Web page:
A second home

Melting Pot

A second home

Bengaluru seems to be the perfect place for most; be it in terms of the weather or the many opportunities one gets here.

For Anand, a Rajasthani who grew up in Dimapur in Nagaland and wife Niki from Assam and daughter Tanvi, the City is now home.

Anand, who is an engineering manager with GT Nexus, did his schooling in Dimapur and came to Bengaluru for his PU and engineering course at Bangalore Institute of Technology.

“I decided to come here because the education and environment are much better here. Dimapur is a small place and not as developed. And Bengaluru is considered as the education hub of India. So I preferred to come here despite the city being 4,000 kilometres away from home,” says Anand. Though the other choices were Delhi and Jaipur, he says that he was convinced about Bengaluru.

When he came here, of the few things that he had to adjust to, was the standard of education.

“It was higher than what I was used to, in terms of the command on English. So I struggled a bit in the beginning. Also, it wasn’t that easy to mingle with the people as there weren’t many North Indians then,” says Anand. But he slowly got adjusted to the City and fell in love with it. “We have settled in now. I consider myself more of a Bengalurean now.”

Language did prove to be a challenge in the past but Anand is able to manage with his broken Kannada now. “People here are from everywhere. The City has a cosmopolitan nature, which makes it easier to settle in,” he says.

Though Bengaluru is the only place Anand has worked in, he travels for work to the US. “The work culture here is similar to that of America. We have a very professional team,” says Anand.

Niki, who has also worked in the City, says that she loves the fact that there are people from everywhere here.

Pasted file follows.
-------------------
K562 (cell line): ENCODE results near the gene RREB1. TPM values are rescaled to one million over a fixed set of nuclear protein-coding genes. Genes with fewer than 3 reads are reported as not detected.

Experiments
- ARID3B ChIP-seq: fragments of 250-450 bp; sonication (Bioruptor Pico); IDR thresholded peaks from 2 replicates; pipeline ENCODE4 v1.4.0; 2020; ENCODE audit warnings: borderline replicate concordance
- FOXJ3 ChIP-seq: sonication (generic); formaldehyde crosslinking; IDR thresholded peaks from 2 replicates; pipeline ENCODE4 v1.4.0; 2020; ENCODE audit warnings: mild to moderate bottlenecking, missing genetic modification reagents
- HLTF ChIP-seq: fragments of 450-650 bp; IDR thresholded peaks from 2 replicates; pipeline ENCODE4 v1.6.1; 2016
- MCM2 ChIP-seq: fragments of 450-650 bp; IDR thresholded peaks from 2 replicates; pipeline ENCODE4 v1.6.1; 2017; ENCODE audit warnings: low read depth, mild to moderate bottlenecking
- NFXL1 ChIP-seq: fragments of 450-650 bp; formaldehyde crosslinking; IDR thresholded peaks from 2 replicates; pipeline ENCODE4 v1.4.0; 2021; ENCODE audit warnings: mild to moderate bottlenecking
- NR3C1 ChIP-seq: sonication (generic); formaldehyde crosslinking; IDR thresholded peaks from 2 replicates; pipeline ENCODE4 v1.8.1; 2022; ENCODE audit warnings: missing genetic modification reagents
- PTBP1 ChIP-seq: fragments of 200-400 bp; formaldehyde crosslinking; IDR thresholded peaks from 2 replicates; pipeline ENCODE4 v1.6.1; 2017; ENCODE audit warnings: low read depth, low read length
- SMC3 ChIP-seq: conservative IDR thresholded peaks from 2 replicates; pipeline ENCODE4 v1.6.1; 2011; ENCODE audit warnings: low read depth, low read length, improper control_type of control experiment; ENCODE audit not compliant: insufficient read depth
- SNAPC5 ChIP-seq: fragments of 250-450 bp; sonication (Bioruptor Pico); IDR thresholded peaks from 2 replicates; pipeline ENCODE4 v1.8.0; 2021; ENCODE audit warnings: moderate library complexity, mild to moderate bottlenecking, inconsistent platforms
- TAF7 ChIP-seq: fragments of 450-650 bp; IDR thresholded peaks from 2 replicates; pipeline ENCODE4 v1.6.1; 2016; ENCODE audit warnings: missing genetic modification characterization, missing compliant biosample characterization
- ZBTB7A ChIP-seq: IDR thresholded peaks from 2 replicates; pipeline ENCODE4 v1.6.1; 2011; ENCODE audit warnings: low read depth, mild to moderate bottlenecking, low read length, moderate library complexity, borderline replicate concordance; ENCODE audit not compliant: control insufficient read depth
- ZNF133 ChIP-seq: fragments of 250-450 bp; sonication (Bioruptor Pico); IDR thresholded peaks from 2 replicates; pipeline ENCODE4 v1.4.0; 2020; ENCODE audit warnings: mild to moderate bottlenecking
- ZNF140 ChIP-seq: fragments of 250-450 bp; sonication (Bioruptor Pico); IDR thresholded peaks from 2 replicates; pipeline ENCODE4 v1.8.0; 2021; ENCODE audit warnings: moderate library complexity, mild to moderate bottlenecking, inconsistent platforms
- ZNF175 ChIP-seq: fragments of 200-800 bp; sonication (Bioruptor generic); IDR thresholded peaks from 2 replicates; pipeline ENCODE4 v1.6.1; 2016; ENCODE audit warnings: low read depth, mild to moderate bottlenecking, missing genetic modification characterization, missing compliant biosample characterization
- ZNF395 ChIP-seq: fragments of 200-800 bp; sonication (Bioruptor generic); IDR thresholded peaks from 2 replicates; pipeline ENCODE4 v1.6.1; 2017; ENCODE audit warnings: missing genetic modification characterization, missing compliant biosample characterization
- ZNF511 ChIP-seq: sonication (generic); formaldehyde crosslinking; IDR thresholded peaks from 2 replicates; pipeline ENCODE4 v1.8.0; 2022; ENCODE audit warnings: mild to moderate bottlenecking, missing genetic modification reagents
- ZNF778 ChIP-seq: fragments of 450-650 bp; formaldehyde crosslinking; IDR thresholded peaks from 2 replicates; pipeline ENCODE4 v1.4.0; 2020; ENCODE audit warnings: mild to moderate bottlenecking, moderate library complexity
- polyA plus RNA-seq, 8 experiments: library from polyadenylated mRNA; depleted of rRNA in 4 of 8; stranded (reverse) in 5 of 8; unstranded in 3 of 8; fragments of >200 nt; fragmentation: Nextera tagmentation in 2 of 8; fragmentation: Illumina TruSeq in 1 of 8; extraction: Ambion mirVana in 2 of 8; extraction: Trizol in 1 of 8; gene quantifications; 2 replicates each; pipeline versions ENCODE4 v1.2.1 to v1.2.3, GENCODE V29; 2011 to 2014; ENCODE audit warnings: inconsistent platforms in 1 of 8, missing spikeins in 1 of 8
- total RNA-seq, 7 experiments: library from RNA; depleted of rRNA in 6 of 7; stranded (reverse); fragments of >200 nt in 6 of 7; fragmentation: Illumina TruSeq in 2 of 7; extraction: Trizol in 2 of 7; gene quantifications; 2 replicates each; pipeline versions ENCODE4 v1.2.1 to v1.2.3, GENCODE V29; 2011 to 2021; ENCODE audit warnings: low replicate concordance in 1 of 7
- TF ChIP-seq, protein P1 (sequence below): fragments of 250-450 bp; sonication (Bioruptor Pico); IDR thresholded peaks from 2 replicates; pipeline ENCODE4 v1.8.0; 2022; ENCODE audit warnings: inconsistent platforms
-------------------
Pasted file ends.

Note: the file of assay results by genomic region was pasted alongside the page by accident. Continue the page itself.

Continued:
He says that people at work didn’t know much about his native place. “Not many are aware of Nagaland,” says Anand. He adds that most people have a general perception of the North-East being a scenic place.

“Most of them are not aware about the tensions and problems there. Often, people who haven’t ever left Bengaluru complain about the City and its traffic. If they go visit any North and North-East part of the country, they would realise how blessed they are to be living in Bengaluru.”

Niki and Anand say the people here make it easier to stay in Bengaluru. “People here are very warm-hearted. They are always ready to help,” says Niki. Anand adds that people like ending conflicts peacefully. “Bengalureans are not aggressive. People here have a big element of honesty,” he says.

Anand misses the typical Rajasthani food. “In Dimapur, there are many Rajasthanis and thus our culture is alive there. I miss the ‘chaat’, ‘samosa’ and ‘kachori’ and other food that is typical North Indian. Most North Indian food available here has a South Indian touch to it.” Niki adds that she misses the beauty of nature back home.

“Here, one can mostly see only buildings and traffic,” she says. Safety is the top priority of anyone who is settled away from home. “I feel very safe here compared to any other city in the country. People respect women and eve-teasing isn’t an issue here,” Niki sums up.

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